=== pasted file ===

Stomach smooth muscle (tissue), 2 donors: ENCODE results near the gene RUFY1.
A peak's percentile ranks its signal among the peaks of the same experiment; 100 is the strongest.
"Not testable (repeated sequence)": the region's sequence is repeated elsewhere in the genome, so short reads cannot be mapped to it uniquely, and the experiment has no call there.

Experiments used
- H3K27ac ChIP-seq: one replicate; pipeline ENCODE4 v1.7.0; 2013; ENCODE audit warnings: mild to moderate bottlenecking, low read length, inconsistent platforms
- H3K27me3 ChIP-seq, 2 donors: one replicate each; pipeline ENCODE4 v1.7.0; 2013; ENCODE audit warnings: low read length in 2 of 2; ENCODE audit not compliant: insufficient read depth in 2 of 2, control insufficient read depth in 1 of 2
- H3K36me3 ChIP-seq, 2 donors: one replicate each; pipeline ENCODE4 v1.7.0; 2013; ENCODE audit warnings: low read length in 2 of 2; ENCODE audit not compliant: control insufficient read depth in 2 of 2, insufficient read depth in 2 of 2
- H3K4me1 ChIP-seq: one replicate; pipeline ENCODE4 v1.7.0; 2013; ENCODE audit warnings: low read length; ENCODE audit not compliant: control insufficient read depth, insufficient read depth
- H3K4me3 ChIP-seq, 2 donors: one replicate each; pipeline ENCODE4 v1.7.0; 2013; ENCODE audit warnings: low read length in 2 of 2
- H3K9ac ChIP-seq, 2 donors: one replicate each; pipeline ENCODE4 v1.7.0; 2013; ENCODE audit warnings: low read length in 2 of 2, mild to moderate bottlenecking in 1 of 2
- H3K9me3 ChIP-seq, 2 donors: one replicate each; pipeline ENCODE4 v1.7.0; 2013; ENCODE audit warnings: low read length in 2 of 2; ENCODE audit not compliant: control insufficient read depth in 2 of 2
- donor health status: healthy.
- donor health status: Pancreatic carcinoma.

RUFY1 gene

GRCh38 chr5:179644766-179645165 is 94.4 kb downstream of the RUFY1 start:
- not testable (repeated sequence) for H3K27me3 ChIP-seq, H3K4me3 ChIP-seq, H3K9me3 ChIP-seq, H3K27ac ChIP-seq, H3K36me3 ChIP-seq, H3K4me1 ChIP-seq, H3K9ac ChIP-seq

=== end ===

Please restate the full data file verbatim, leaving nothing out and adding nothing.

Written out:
Stomach smooth muscle (tissue), 2 donors: ENCODE results near the gene RUFY1.
A peak's percentile ranks its signal among the peaks of the same experiment; 100 is the strongest.
"Not testable (repeated sequence)": the region's sequence is repeated elsewhere in the genome, so short reads cannot be mapped to it uniquely, and the experiment has no call there.

Experiments used
- H3K27ac ChIP-seq: one replicate; pipeline ENCODE4 v1.7.0; 2013; ENCODE audit warnings: mild to moderate bottlenecking, low read length, inconsistent platforms
- H3K27me3 ChIP-seq, 2 donors: one replicate each; pipeline ENCODE4 v1.7.0; 2013; ENCODE audit warnings: low read length in 2 of 2; ENCODE audit not compliant: insufficient read depth in 2 of 2, control insufficient read depth in 1 of 2
- H3K36me3 ChIP-seq, 2 donors: one replicate each; pipeline ENCODE4 v1.7.0; 2013; ENCODE audit warnings: low read length in 2 of 2; ENCODE audit not compliant: control insufficient read depth in 2 of 2, insufficient read depth in 2 of 2
- H3K4me1 ChIP-seq: one replicate; pipeline ENCODE4 v1.7.0; 2013; ENCODE audit warnings: low read length; ENCODE audit not compliant: control insufficient read depth, insufficient read depth
- H3K4me3 ChIP-seq, 2 donors: one replicate each; pipeline ENCODE4 v1.7.0; 2013; ENCODE audit warnings: low read length in 2 of 2
- H3K9ac ChIP-seq, 2 donors: one replicate each; pipeline ENCODE4 v1.7.0; 2013; ENCODE audit warnings: low read length in 2 of 2, mild to moderate bottlenecking in 1 of 2
- H3K9me3 ChIP-seq, 2 donors: one replicate each; pipeline ENCODE4 v1.7.0; 2013; ENCODE audit warnings: low read length in 2 of 2; ENCODE audit not compliant: control insufficient read depth in 2 of 2
- donor health status: healthy.
- donor health status: Pancreatic carcinoma.

RUFY1 gene

GRCh38 chr5:179644766-179645165 is 94.4 kb downstream of the RUFY1 start:
- not testable (repeated sequence) for H3K27me3 ChIP-seq, H3K4me3 ChIP-seq, H3K9me3 ChIP-seq, H3K27ac ChIP-seq, H3K36me3 ChIP-seq, H3K4me1 ChIP-seq, H3K9ac ChIP-seq